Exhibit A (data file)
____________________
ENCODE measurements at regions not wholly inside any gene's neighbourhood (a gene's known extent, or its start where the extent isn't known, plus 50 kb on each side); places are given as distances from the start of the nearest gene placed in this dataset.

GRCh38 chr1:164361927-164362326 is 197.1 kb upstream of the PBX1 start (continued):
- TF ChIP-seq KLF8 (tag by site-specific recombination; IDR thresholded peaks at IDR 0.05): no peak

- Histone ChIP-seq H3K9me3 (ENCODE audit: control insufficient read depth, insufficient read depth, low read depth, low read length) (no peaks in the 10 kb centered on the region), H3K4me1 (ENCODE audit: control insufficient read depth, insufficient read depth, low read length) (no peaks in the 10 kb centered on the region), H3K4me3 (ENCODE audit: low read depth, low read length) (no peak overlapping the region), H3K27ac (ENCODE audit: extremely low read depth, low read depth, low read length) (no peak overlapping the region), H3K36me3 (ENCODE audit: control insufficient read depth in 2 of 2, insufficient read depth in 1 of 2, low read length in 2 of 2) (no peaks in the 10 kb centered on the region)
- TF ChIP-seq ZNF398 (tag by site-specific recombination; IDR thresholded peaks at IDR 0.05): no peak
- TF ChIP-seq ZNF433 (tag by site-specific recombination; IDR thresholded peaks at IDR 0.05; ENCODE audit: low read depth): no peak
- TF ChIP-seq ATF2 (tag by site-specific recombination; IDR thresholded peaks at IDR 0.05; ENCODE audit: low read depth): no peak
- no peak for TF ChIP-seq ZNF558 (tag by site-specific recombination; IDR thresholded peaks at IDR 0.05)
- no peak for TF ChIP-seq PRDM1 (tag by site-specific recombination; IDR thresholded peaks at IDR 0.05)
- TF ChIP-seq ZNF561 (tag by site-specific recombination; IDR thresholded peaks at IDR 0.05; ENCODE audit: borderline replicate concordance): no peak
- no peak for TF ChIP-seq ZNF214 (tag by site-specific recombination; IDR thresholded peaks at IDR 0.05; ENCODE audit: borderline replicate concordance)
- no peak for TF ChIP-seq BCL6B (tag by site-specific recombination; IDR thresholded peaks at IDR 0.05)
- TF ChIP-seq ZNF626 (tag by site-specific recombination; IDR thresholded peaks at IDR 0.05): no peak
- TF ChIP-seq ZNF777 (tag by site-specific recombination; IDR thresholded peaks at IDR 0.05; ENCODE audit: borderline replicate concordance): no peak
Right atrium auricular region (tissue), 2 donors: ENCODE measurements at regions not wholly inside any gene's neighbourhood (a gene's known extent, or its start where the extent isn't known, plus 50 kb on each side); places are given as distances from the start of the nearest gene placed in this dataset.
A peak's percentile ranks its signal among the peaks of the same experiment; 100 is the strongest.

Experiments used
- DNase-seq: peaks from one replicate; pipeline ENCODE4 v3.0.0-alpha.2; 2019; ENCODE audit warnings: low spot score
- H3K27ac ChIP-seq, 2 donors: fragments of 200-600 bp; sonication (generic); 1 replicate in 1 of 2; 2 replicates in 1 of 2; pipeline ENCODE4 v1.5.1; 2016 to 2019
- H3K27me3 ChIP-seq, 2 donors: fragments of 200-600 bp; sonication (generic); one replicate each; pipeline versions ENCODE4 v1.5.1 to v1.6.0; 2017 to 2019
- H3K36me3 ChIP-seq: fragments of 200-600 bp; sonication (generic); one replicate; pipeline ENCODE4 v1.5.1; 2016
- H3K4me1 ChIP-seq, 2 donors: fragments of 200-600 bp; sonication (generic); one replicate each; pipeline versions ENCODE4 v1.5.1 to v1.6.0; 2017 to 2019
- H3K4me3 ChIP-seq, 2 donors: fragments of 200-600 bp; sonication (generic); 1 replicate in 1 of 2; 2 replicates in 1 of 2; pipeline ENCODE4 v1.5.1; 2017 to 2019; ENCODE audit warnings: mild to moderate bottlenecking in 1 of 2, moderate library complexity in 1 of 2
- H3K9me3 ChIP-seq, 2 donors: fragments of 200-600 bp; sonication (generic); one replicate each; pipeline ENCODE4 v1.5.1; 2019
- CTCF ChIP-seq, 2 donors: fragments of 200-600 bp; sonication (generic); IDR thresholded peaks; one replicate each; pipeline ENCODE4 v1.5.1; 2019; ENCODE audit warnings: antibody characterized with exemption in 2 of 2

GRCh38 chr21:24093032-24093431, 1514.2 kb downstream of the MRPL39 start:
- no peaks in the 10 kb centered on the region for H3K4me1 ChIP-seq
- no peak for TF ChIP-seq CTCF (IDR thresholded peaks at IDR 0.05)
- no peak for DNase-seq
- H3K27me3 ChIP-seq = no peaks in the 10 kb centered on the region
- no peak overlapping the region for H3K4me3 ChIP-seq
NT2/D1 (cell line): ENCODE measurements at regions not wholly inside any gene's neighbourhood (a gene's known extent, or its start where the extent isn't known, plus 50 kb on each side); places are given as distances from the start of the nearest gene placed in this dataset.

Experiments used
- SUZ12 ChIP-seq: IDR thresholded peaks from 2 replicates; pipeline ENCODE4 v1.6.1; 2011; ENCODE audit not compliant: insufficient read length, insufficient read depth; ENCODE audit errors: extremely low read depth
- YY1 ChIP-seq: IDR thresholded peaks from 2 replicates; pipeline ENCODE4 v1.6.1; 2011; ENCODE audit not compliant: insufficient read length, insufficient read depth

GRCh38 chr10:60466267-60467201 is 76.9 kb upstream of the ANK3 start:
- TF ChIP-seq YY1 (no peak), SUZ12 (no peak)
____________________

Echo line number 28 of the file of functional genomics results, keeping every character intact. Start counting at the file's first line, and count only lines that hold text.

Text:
- no peak for TF ChIP-seq CTCF (IDR thresholded peaks at IDR 0.05)